at peace in" in America. He sees it as land
of Hershey bars, hot dogs and root beer, tastes he
acquired when he was here for three months at the
age of 11.
'The English," he says, "are like the
Nordics. They're like the Nibelungs. I don't dislike
them and I don't like them. They seem to have flaws
in their nature based on years and years of nationalistic
fervor and self-aggrandizement that I find really
puny! The average English person I respect has the
greatest decency and honor and dignity that you won't
find anywhere — a sense of compassion. What I don't
like is a certain cold-blooded way of thinking, a
perverted clinging-on which I wrote about in 'Greek.'
They swell the doorways with their sagging mediocrity
so when anyone with fervor wants to get in, you can't
, because these bloated traditional fat carcasses
are shoving their great guts in the doorway of anything
In England, Berkoff carried on with a slowly rising
tone, "They're very frightened of the new because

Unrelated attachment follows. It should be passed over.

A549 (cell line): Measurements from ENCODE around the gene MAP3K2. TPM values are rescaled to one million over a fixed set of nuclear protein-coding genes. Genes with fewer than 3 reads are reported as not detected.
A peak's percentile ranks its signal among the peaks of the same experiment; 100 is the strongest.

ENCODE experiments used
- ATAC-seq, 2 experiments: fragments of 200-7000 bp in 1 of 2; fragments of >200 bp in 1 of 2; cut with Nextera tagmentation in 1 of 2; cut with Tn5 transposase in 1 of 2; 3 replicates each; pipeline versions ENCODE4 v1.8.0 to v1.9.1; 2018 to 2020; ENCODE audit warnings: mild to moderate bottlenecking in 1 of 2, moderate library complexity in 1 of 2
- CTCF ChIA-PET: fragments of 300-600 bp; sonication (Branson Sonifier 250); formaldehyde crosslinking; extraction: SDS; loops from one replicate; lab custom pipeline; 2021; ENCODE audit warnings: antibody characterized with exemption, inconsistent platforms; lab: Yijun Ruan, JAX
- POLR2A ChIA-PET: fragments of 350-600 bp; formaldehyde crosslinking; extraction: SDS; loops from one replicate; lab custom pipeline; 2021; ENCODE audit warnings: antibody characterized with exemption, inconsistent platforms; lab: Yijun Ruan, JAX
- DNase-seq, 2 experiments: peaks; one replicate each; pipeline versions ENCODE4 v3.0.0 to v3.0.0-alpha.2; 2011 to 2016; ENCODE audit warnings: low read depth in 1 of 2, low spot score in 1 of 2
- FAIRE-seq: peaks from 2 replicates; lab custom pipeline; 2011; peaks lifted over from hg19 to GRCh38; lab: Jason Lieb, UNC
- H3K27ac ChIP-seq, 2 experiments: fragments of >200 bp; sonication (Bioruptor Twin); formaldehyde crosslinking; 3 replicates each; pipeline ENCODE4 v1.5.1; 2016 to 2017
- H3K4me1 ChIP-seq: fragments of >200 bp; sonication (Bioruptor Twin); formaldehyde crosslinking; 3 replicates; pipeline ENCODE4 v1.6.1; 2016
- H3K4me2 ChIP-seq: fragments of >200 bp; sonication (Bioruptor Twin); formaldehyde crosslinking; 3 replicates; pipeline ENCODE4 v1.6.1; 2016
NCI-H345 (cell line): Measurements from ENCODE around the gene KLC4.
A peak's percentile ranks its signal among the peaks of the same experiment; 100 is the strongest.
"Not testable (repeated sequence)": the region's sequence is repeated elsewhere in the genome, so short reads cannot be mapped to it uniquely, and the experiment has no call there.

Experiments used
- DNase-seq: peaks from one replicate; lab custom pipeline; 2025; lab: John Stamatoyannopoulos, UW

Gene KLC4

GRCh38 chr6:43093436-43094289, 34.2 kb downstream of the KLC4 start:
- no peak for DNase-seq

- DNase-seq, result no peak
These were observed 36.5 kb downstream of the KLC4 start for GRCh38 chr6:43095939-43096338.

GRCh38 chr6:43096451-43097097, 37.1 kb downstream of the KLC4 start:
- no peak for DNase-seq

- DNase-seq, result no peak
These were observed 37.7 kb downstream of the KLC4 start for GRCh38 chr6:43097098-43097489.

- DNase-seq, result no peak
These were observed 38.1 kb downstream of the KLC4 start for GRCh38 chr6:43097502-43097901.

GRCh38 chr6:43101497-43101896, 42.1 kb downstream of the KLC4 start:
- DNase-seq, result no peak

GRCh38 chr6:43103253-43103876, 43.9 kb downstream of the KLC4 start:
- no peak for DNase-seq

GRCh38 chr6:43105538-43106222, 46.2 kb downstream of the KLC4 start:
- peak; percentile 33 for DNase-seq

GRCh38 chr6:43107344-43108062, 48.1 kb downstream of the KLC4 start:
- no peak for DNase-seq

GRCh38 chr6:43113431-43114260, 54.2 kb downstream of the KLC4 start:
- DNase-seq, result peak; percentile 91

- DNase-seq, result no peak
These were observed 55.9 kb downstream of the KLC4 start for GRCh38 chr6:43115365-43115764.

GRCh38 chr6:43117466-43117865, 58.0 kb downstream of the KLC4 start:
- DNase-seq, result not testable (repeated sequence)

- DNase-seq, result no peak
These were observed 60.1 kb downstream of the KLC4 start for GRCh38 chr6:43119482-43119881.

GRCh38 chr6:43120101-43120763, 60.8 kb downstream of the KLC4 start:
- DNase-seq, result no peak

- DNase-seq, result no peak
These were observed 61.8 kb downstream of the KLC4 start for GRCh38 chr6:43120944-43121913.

the new suggested a kind of potency. The new suggests
a kind of potency. The new suggests a kind of erectus
spirit. What is new is stimulation. That's why 'Greek'
is underpinned with a kind of sexual allegory. Sexuality
is the man's last anarchic act. He - man, the human
being — can be a god and actually create flesh and
blood. The last bastion of his independence is his
erection — he should hang a flag of his own making
on it and then he'd be free. His last stand for freedom
and anarchy is that (sexuality) because his brain
is being mulched by the press, by the filthy consumerism
that's fostered on television. The greatest invention
of the last 3000 years is being used as a garbage
heap for commercials when it could be the next best
thing to God. It's the most brilliant way to communicate.
Instead, man's brain is being trampled."
He pulled away, with an effort, from his characteristic
stream-of-consciousness outpouring and back to "Greek." "I
always liked the legend of Oedipus. I think transcendental
theater comes from exorcising all the demons of your